Synopses & Reviews
Virginia Woolf was already an accomplished novelist and critic when she was commissioned by the British edition of Good Housekeeping
to write a series entitled "Six Articles on London Life." Originally published bimonthly, beginning in December 1931, five of the essays were eventually collected and published in 1981. The sixth essay, "Portrait of a Londoner," had been missing from Woolf's oeuvre until it was rediscovered at the University of Sussex in 2004. Ecco is honored to publish the complete collection in the United States for the first time.
A walking tour of Woolf's beloved hometown, The London Scene begins at the London Docks and follows Woolf as she visits several iconic sites throughout the city, including the Oxford Street shopping strip, John Keats's house on Hampstead Heath, Thomas Carlyle's house in Chelsea, St. Paul's Cathedral, Westminster Abbey, and the Houses of Parliament.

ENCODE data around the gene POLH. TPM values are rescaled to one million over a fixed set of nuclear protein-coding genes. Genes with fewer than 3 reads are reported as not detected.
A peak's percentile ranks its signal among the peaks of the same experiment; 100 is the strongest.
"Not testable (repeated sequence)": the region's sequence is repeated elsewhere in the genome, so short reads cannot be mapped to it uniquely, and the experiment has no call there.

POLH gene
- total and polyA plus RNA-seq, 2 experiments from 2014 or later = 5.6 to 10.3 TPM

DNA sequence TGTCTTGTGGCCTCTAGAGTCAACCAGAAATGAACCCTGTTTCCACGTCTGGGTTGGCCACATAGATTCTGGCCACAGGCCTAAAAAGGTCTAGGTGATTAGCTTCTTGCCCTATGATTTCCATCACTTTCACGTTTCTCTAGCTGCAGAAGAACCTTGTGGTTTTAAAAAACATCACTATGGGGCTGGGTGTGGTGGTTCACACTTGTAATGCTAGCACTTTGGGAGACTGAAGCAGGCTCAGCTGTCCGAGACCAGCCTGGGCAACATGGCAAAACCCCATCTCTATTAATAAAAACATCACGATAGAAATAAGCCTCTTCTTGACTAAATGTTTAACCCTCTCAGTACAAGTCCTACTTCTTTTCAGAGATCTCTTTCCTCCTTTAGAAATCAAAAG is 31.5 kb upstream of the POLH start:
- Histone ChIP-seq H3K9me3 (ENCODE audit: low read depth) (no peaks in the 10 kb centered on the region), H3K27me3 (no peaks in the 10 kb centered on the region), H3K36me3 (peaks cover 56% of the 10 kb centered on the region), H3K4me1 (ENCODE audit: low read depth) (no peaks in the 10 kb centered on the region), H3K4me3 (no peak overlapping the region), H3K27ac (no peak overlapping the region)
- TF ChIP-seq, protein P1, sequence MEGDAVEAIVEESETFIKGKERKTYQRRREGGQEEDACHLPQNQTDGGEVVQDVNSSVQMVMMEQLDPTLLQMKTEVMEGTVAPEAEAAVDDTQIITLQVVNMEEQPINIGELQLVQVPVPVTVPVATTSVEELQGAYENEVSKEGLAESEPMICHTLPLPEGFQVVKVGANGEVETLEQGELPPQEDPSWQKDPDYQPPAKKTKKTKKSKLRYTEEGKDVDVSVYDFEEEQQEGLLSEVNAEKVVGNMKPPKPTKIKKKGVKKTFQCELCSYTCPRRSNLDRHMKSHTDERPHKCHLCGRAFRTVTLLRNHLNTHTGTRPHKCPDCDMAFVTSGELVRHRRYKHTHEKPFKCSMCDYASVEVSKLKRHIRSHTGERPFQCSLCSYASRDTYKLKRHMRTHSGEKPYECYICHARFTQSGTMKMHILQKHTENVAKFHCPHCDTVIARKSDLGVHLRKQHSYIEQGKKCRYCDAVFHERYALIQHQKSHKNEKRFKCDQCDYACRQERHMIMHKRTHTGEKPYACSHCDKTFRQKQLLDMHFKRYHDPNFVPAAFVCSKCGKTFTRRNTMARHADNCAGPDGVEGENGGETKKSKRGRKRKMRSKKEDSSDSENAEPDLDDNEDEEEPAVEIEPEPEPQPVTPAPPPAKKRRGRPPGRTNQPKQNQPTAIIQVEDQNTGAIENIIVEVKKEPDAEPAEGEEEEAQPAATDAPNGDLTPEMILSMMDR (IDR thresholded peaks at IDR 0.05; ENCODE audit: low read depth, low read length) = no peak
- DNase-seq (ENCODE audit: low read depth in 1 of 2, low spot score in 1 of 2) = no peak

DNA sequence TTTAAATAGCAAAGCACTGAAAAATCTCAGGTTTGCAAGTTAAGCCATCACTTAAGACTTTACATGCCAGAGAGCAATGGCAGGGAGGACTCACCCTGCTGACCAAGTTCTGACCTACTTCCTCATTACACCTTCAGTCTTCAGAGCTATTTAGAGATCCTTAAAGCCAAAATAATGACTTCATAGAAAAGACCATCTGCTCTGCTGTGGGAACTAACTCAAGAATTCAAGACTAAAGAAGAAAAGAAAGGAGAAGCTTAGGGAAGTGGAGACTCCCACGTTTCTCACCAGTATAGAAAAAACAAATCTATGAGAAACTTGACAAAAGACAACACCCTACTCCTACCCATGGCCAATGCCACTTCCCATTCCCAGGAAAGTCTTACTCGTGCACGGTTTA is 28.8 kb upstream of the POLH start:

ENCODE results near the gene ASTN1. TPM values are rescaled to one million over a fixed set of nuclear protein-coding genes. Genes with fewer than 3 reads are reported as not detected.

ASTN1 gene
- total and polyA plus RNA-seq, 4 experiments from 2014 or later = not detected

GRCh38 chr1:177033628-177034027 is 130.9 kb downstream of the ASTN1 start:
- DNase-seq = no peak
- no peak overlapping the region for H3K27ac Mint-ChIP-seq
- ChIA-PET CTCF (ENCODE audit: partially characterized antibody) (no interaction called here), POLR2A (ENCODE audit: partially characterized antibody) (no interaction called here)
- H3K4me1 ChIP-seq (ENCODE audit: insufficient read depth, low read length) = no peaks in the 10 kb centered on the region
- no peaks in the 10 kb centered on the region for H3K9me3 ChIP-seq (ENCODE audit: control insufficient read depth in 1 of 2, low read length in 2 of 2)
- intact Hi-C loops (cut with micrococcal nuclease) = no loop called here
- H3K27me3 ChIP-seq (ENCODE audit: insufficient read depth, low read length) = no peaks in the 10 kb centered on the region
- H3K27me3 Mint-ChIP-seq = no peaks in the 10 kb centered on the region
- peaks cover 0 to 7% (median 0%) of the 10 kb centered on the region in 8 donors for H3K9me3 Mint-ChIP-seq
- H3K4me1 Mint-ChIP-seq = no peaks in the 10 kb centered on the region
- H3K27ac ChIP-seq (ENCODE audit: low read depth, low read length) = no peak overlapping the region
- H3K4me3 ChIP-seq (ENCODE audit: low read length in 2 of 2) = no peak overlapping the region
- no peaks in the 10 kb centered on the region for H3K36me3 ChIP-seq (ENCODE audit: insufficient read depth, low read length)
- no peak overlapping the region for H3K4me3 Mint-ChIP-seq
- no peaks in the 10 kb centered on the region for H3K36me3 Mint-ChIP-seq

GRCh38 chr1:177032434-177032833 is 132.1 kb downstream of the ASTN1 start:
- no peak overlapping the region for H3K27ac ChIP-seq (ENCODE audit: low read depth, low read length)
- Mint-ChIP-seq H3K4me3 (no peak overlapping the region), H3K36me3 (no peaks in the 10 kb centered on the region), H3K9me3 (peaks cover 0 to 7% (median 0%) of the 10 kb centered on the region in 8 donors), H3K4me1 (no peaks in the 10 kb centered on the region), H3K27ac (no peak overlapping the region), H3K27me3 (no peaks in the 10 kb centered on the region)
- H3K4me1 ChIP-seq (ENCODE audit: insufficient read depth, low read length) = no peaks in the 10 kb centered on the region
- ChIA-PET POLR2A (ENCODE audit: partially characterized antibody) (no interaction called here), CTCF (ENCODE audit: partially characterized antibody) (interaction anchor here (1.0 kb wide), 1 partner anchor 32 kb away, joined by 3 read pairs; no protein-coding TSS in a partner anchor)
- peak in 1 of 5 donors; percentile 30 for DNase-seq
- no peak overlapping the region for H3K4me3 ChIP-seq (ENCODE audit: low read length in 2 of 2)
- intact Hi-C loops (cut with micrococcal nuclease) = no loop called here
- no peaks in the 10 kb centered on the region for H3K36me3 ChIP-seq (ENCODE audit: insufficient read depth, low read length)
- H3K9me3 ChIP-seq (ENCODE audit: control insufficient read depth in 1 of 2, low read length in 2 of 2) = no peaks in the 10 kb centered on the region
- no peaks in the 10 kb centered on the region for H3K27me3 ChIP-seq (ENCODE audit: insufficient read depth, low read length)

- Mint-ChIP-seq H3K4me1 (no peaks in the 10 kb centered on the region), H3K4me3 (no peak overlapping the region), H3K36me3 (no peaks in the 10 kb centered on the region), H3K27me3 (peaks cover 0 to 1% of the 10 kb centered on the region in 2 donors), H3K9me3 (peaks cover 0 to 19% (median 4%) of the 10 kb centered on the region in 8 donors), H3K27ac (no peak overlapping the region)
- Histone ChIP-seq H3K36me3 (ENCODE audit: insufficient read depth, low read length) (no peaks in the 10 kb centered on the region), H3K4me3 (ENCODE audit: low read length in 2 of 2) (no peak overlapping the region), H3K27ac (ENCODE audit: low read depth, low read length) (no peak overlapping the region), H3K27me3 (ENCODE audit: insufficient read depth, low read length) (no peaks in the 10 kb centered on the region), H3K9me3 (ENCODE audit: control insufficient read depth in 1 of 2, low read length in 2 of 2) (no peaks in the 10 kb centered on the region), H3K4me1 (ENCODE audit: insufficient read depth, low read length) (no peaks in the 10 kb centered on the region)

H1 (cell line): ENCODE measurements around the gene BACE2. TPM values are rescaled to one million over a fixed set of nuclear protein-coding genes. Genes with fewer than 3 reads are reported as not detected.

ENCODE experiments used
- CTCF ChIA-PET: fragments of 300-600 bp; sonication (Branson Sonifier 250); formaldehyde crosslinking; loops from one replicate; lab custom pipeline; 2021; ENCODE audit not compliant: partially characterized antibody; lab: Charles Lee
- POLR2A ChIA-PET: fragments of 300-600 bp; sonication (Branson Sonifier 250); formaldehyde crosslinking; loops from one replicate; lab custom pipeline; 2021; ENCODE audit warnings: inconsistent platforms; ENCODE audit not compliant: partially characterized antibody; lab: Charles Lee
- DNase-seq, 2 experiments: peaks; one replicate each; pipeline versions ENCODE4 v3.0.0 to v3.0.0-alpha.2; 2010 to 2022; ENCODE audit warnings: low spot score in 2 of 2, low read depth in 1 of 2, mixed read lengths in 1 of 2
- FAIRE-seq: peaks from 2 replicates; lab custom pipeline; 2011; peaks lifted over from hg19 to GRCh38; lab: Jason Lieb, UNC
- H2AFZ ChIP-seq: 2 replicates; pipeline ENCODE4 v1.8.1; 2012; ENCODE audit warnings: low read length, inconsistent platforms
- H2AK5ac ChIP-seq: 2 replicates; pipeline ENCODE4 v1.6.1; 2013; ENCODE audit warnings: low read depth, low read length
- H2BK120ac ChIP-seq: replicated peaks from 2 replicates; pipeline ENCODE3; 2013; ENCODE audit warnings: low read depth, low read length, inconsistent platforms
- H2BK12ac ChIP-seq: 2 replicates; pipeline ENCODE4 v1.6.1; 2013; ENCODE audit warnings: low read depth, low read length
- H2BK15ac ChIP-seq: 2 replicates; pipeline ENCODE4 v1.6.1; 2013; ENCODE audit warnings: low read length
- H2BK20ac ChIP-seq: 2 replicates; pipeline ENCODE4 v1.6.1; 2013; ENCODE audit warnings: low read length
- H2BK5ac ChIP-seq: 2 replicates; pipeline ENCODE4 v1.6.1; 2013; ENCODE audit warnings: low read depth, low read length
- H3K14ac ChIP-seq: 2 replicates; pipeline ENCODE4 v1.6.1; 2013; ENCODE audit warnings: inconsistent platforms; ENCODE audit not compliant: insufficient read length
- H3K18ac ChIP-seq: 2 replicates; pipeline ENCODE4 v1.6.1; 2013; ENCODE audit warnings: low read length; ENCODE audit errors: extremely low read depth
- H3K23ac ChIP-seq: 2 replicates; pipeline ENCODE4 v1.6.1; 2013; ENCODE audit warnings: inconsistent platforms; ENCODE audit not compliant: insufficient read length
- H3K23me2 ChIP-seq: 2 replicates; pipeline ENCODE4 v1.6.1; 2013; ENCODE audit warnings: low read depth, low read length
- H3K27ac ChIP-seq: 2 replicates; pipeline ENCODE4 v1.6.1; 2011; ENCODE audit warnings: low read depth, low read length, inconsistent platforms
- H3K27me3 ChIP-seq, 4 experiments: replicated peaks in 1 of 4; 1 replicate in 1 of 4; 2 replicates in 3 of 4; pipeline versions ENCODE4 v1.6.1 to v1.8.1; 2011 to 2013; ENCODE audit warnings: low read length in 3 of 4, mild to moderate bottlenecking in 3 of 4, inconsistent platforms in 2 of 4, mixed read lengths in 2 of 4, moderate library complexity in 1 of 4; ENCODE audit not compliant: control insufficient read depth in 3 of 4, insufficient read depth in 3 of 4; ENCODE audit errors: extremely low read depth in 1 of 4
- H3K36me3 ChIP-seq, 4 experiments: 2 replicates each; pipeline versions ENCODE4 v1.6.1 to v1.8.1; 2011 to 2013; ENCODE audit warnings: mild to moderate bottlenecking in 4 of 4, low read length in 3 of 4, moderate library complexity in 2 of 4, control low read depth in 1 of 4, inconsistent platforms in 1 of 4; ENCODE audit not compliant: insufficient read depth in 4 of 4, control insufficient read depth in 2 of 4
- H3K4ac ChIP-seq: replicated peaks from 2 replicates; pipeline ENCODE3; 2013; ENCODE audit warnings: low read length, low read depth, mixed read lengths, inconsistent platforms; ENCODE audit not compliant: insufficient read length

These six essential essays capture Woolf at her best, exploring modern consciousness through the prism of 1930s London while simultaneously painting an intimate, touching portrait of this sprawling metropolis and its fascinating inhabitants.
“1930s London comes alive in these six evocative essays. . . a discerning, affectionate tour of her beloved city.” Washington Post Book World
“Woolf is still a charming, relevant companion to the delights of the great metropolis.” Publishers Weekly
About the Author
Born in London as Adeline Virginia Stephen, Virginia Woolf (1882-1941) was a distinguished novelist, essayist, and critic; cofounder of the Hogarth Press with her husband, Leonard Woolf; and a central figure of the famed Bloomsbury group. Celebrated for her modernist sensibility and stylistic innovations,Woolf is best remembered for the novels Mrs. Dalloway (1925) and To the Lighthouse (1927), and the feminist classic A Room of One's Own (1929).